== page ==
1. The Maltese Falcon (1941)
List subject to change depending on my mood at the time.
I was actually less worried about the crossguard than how "unrefined" the blade looked. It looked like it was using an unstable crystal or something.
My guess is, since the Sith are supposedly extinct at the end of Episode VI, that this new lightsaber was constructed by some self-trained dark jedi wannabe in his mom's basement or something, like a neo-Nazi trying to equip himself in Third Reich gear. Maybe all he could get was a substandard crystal from the local pawn shop?
Charlie D. wrote:
I am done arguing with faceless people on the internet. Many of you deal too much in emotion and not enough in concrete fact. I will leave you to it.
A few things to consider:
I've had to wait a further 5 years to see the changes I would have expected to see in 2009 being used for the Investigator.
At the rist of derailing, wow -- I just looked at the Investigator
which is what the rogue should probably have been right off the bat. Yes, its version of sneak attack affects a given creature only 1/day, but it's easier to set up (spend a move action; no feint or flanking needed) and more importantly, more reliable due to the +1/2 level to attack rolls. Plus they get skills boosts, plus talents, plus trap sense, plus bard spellcasting in the form of extracts.
In short, why anyone would play a rogue when this class is available is beyond me entirely -- it would be like playing a warrior instead of a fighter.
Any major emplacement is made with basilisk blood so teleporting into or out of it turns the person trying it stone.
I'm OK with these sorts of sledgehammer solutions if the game world is logically made to reflect them. In this example, every major city should have whole breeding centers and hatcheries for basilisks, all of them carefully blinded at birth, so as to ensure a continuous supply of something that, according to the rule outlined, is essential to the functioning of society.
I even take it a step further, and notice that the landscape is strewn with castles and dungeons, none of which serve any purpose whatsoever (and are in fact an impediment to your health, given the existence of the earthquake spell). Solution 1: eliminate castles and dungeons. Solution 2: give them a function (in my case, X thickness of stone blocks teleportation and scrying effects).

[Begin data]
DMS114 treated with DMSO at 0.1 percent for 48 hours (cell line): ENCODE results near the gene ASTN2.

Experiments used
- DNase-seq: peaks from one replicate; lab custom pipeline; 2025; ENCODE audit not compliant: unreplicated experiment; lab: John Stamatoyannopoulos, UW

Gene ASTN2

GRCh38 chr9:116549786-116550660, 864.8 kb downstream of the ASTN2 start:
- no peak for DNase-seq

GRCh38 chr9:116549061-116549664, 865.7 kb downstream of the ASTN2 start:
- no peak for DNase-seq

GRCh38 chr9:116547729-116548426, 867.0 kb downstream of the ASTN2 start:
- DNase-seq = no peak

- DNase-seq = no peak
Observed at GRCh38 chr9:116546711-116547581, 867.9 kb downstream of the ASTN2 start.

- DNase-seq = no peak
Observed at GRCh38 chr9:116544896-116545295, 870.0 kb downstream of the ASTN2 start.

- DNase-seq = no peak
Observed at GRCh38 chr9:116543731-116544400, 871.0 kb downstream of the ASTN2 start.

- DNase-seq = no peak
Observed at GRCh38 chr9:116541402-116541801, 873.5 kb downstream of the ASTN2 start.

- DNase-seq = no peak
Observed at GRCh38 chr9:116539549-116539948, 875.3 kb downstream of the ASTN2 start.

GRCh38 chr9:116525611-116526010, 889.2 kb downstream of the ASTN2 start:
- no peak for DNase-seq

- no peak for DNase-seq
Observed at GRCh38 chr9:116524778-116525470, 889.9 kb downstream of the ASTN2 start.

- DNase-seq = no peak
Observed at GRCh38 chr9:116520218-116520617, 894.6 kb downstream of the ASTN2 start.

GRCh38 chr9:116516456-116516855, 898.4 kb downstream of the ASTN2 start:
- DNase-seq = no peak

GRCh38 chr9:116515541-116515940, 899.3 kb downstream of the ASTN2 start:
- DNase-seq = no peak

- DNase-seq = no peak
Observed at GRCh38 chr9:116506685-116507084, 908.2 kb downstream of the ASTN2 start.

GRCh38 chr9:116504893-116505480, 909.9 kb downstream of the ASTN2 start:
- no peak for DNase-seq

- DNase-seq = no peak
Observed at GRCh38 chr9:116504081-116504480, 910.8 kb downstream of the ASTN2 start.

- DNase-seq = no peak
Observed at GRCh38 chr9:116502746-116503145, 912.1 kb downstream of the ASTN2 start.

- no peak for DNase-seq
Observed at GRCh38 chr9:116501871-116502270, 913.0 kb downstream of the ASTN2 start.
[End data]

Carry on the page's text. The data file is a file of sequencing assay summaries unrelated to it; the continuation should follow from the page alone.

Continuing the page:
If you can tie in the mechanics you need with the game world you're looking for, you end up with a better-integrated setting than if you add mechanics with little attention to how they would really influence the setting.
I get too easily side-tracked on movie/book discussions, which is really bad because I'm usually the DM.
I tend to focus too much attention on players who are visibly excited about the game, potentially leading players who are quieter/more low-key to feel underrepresented.
I tend to drink a lot of beer while DMing (see my avatar). Not enough to inhibit my ability to run the game, but some people are hypersensitive about alcohol and frown on it. I always provide it for the players as well, so those teetotallers among them probably feel doubly annoyed.
Skills are easily trumped by spells, even from cheap wands. Why have Climb ranks when you can spider climb? Why does invisibility provide a +20 bonus to Stealth, rendering all but an extreme number of ranks in that skill superfluous? And when it comes to magic traps, Preception is trumped by a cantrip. Therefore, "skill monkey" was very intentionally designed to be inferior in all respects to "spellcasting," whether in or out of combat.
Also, bard gets skills (more than the rogue, when you include Versatile Performace) AND spells, making them indisputably better than the rogue in that role.